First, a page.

By 1907, a new owner, William T. Mead, had established the Alisal Ranch Co. The ranch and its neighbors' ranches soon experienced an extended period of prosperity. Horses had been essential to the cattle economy of the Alisal for decades. However, such care had never been given to these animals until Charles E. Perkins purchased the Alisal in 1927. He devoted his attention to raising thoroughbred horses, as well as fine cattle. Perkins even oversaw the rearing of Kentucky Derby-winner Flying Ebony, the trotting horse Lou Dillon and other well-known horses. This was a forerunner of the excellent horse ranches we have in the Valley today.

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Passersby stop to grab a photo beside a Alisal Guest Ranch mile marker in Solvang, circa 1930.

A century after Carrillo received the grant for Rancho Nojoqui, in 1943, the Alisal was purchased by Charles "Pete" Jackson Jr., who expanded the reputation of the Alisal in an entirely new direction — hospitality. Originally designed solely as a working cattle ranch, manager Lynn Gilliam advised the family to convert the cattlemen's quarters to guest rooms for dude ranch visitors. On July 16, 1946, The Alisal Guest Ranch was opened for the summer seasons with a maximum capacity of 30 guests.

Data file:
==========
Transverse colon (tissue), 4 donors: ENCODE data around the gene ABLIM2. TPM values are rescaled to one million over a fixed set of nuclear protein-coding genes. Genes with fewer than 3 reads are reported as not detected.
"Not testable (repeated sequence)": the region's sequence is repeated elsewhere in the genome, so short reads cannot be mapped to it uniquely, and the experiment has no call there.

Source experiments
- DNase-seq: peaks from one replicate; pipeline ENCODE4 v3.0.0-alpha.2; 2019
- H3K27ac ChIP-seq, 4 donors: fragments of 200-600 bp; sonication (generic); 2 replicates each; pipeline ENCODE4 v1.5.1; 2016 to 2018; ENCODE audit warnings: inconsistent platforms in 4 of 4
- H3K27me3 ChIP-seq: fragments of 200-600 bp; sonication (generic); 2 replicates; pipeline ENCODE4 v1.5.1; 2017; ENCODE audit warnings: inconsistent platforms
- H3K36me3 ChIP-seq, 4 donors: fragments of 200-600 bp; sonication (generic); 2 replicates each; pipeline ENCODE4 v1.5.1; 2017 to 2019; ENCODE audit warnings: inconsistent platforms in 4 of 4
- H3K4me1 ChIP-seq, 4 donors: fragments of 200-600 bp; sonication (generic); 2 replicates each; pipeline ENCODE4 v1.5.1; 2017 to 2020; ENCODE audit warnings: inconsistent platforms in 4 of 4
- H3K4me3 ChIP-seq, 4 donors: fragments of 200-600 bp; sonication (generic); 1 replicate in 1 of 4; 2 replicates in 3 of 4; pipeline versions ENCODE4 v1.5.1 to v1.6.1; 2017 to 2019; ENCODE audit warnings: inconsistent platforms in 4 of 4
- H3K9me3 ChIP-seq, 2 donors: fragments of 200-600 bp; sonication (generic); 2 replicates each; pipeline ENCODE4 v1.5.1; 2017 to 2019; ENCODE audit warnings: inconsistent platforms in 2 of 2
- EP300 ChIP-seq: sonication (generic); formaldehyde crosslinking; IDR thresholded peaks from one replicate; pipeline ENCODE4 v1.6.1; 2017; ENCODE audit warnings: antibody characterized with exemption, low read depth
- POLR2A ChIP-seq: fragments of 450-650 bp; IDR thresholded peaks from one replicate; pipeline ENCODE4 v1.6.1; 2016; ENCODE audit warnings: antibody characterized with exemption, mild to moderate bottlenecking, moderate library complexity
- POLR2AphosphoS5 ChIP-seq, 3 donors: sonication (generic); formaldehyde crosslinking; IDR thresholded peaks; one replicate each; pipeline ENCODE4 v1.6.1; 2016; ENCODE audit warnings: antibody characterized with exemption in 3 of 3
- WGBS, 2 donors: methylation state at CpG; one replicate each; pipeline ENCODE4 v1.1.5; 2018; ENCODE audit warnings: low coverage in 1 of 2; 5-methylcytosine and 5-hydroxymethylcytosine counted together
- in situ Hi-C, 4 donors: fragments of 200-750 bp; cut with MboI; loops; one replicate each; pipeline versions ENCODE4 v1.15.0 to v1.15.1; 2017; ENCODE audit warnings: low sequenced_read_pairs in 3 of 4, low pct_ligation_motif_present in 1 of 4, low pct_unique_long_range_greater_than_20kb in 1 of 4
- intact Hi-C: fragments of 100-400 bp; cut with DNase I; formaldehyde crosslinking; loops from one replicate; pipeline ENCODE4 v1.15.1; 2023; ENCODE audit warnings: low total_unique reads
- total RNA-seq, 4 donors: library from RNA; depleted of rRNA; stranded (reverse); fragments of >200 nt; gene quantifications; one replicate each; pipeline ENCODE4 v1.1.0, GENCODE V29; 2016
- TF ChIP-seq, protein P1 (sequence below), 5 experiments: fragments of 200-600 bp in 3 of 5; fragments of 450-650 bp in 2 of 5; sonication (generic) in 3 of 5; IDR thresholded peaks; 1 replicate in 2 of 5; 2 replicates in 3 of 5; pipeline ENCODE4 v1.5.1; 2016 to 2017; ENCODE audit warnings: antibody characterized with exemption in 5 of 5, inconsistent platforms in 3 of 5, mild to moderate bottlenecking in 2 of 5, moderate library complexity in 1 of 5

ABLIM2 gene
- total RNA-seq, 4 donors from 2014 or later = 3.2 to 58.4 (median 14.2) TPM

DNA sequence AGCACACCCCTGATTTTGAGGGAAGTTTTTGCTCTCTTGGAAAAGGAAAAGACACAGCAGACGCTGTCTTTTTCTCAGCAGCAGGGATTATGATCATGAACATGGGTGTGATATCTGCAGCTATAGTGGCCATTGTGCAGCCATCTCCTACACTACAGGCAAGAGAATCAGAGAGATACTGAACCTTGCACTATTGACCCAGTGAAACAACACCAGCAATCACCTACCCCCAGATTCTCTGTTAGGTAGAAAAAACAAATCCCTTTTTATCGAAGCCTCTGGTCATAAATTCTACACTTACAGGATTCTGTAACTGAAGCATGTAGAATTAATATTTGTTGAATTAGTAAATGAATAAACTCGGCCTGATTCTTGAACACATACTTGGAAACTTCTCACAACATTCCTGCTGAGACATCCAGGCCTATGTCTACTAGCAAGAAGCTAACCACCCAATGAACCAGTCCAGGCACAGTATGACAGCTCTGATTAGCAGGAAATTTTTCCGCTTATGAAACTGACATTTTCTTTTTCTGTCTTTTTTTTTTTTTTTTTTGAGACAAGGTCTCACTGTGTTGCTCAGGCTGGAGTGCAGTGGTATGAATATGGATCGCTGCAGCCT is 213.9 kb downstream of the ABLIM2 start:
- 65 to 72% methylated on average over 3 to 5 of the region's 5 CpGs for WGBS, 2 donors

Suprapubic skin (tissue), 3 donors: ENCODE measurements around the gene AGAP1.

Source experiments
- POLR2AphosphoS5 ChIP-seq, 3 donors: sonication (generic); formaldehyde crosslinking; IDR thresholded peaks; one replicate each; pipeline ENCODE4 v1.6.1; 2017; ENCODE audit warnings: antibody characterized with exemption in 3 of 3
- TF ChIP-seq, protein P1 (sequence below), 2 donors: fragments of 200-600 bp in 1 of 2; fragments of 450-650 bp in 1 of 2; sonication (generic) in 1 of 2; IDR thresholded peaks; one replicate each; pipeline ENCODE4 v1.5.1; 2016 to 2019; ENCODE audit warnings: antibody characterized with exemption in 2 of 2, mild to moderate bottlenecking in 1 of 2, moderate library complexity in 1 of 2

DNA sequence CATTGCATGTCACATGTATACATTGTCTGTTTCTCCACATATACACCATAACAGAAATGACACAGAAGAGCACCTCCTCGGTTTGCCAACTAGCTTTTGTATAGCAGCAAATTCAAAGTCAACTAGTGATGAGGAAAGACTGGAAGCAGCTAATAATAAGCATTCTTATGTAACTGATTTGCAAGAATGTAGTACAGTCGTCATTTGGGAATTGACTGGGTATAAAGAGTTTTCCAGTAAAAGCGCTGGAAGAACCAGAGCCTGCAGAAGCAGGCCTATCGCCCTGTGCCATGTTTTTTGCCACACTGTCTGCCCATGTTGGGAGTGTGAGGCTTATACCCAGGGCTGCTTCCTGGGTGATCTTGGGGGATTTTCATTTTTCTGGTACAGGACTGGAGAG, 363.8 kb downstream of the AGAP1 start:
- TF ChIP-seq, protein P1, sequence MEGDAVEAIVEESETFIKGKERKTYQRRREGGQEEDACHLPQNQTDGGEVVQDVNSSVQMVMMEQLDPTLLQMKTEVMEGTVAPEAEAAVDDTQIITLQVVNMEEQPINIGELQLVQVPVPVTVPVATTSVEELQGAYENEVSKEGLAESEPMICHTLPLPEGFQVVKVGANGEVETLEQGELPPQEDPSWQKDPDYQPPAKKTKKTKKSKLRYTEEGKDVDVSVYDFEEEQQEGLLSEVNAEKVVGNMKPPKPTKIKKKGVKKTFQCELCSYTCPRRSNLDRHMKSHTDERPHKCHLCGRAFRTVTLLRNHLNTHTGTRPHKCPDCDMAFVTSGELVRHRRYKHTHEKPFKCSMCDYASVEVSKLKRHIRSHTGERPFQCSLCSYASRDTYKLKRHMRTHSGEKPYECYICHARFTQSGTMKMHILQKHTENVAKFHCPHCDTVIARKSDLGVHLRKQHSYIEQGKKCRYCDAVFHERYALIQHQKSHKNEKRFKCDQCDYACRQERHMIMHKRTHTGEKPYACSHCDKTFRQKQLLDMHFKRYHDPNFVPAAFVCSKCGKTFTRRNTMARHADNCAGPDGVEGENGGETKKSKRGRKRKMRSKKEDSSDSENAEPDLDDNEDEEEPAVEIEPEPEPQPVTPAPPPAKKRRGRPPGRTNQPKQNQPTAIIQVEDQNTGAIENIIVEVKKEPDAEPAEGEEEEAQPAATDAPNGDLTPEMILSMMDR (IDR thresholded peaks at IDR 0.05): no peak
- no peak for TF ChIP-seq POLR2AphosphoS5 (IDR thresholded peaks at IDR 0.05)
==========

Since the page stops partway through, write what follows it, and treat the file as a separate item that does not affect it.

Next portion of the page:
Since then, The Alisal has consistently ranked at the top of the country's resorts and has been a playground for notable guests that include Clark Gable, who married Lady Silvia in the Alisal's historical library, as well as Doris Day, who was featured on the front page of a prominent Hollywood magazine while on one of her regular visits to the Alisal.

The Alisal today

The Jackson family continues to carry on the historic tradition, as the Alisal's two honors this year confirm.

Today, the Alisal Guest Ranch & Resort offers 73 private guest cottages and suites, more than 50 miles of horseback riding trails, two 18-hole championship golf courses, a 6,500-square-foot spa and fitness center, six tennis courts, and a 100-acre spring-fed lake with water sports, including fly fishing, canoeing and kayaking.

The property spans 10,500 acres of rolling hills and has been considered the premier full-service guest ranch for couples, families and conferences since it opened in 1946.